What is now known as the Genealogy Center opened as the Indiana History and Genealogy Room of the Public Library of Fort Wayne and Allen County on 3 January 1961. However the collection's history predates that time. As early as 1903, the Mary Penrose Wayne chapter of the National Society of Daughters of the American Revolution (DAR) sought shelf space in the library for the society's lineage books and other historical works. During the Great Depression, library administrators roamed used bookstores throughout the Midwest, bringing back to the library many books and periodicals of a local history nature that with the DAR books, became the core of the genealogy collection when it was formed in 1961.

Library Director Fred J. Reynolds was instrumental in the growth of the genealogy collection from about 400 DAR books at its inception, to more than 100,000 volumes by the time of his retirement in 1978. The collection was renamed the "Reynolds Historical Genealogy Collection" in 1971. Ironically, Reynolds was not a genealogist himself, but saw the value in the study of family history. Some of his methods of expanding the collection were unorthodox, such as the trading of duplicate materials with other libraries, and photocopying partnerships. One such partnership was with the Newberry Library in Chicago, whose books were becoming worn from overuse. Reynolds arranged with Newberry's curator to borrow station wagon loads of books from the Chicago facility, which college students copied throughout day and nighttime hours. The library in Fort Wayne kept and bound a copy of each book and the Newberry received a new bound copy, plus its worn original, which was retired to storage. Through this partnership, the Genealogy Collection copied perhaps as many as 30,000 of the Newberry Library's books. Several other photocopying partnerships have been forged since that time.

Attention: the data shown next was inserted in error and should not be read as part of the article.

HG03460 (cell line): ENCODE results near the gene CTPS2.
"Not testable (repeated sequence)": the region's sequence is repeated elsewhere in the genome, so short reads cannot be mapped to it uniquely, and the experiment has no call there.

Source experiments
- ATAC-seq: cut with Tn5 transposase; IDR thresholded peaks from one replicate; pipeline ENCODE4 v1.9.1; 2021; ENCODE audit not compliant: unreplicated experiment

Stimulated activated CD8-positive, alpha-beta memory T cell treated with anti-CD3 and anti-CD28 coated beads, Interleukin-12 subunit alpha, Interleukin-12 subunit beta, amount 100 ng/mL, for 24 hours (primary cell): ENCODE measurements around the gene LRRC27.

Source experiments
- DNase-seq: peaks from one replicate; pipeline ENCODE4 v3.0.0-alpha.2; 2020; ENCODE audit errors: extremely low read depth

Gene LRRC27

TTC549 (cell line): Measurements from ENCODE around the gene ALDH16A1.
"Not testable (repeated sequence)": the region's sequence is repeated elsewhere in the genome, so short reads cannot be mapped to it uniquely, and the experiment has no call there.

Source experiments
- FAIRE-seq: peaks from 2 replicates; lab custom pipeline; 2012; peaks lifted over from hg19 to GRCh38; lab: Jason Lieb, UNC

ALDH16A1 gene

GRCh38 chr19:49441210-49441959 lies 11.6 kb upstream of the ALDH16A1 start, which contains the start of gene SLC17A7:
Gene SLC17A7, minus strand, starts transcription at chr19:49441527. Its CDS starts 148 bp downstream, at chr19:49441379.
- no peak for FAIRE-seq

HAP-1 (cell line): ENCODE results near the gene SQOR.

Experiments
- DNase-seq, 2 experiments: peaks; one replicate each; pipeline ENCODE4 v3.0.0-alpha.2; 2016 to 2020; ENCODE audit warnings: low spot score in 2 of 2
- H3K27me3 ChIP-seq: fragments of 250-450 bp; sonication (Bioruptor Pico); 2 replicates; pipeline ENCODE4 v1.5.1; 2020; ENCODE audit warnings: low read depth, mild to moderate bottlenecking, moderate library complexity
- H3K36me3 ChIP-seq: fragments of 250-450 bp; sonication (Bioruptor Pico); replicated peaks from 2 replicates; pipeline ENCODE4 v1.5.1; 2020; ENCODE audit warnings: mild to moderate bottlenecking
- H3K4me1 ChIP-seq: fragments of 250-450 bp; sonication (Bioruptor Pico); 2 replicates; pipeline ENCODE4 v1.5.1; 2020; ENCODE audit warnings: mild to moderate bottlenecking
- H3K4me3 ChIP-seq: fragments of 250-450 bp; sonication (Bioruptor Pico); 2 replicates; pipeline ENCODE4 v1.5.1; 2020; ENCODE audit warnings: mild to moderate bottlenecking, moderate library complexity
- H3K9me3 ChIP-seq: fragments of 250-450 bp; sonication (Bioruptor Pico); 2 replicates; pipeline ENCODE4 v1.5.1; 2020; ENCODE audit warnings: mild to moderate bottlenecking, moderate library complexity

The physical area covered by the Genealogy Center has grown several times during the past 50 years. This included an expansion that nearly doubled seating capacity and floor space in 1990, and the most recent renovation of the main library building in the mid-2000s that resulted in "open stack" shelving for virtually all genealogy materials.

During its nearly 50-year history, the Genealogy Center has been the recipient of a number of grants and many monetary and materials donations, large and small, from individuals. However, it remains overwhelmingly funded by local county taxes. The local chapter of the DAR and the Allen County Genealogical Society of Indiana have been supportive in a variety of ways throughout the Center's history.

Tips for Your Visit[edit | edit source]

  • Do your "homework" before visiting the Genealogy Center. Gather basic information about your family - names, dates and places - from home sources and by interviewing relatives.
  • Make a research plan by deciding what specific information you would like to find during your visit.
  • Prepare for a genealogical trip to the ACPL by using The Genealogy Center catalog online in advance of your visit.
  • Also consult the microtext catalog before you go. The Genealogy Center has an extensive microfilm and microfiche collection, some of which is not included in the main ACPL catalog.
  • It also helps to prepare by using the Periodical Source Index (PERSI) at HeritageQuestOnline available at many U.S. public libraries. The Genealogy Center creates PERSI and therefore has all of the periodical titles referenced in it. Some periodical call numbers are available in PERSI; others may be obtained by searching the library's catalog using the title of the journal.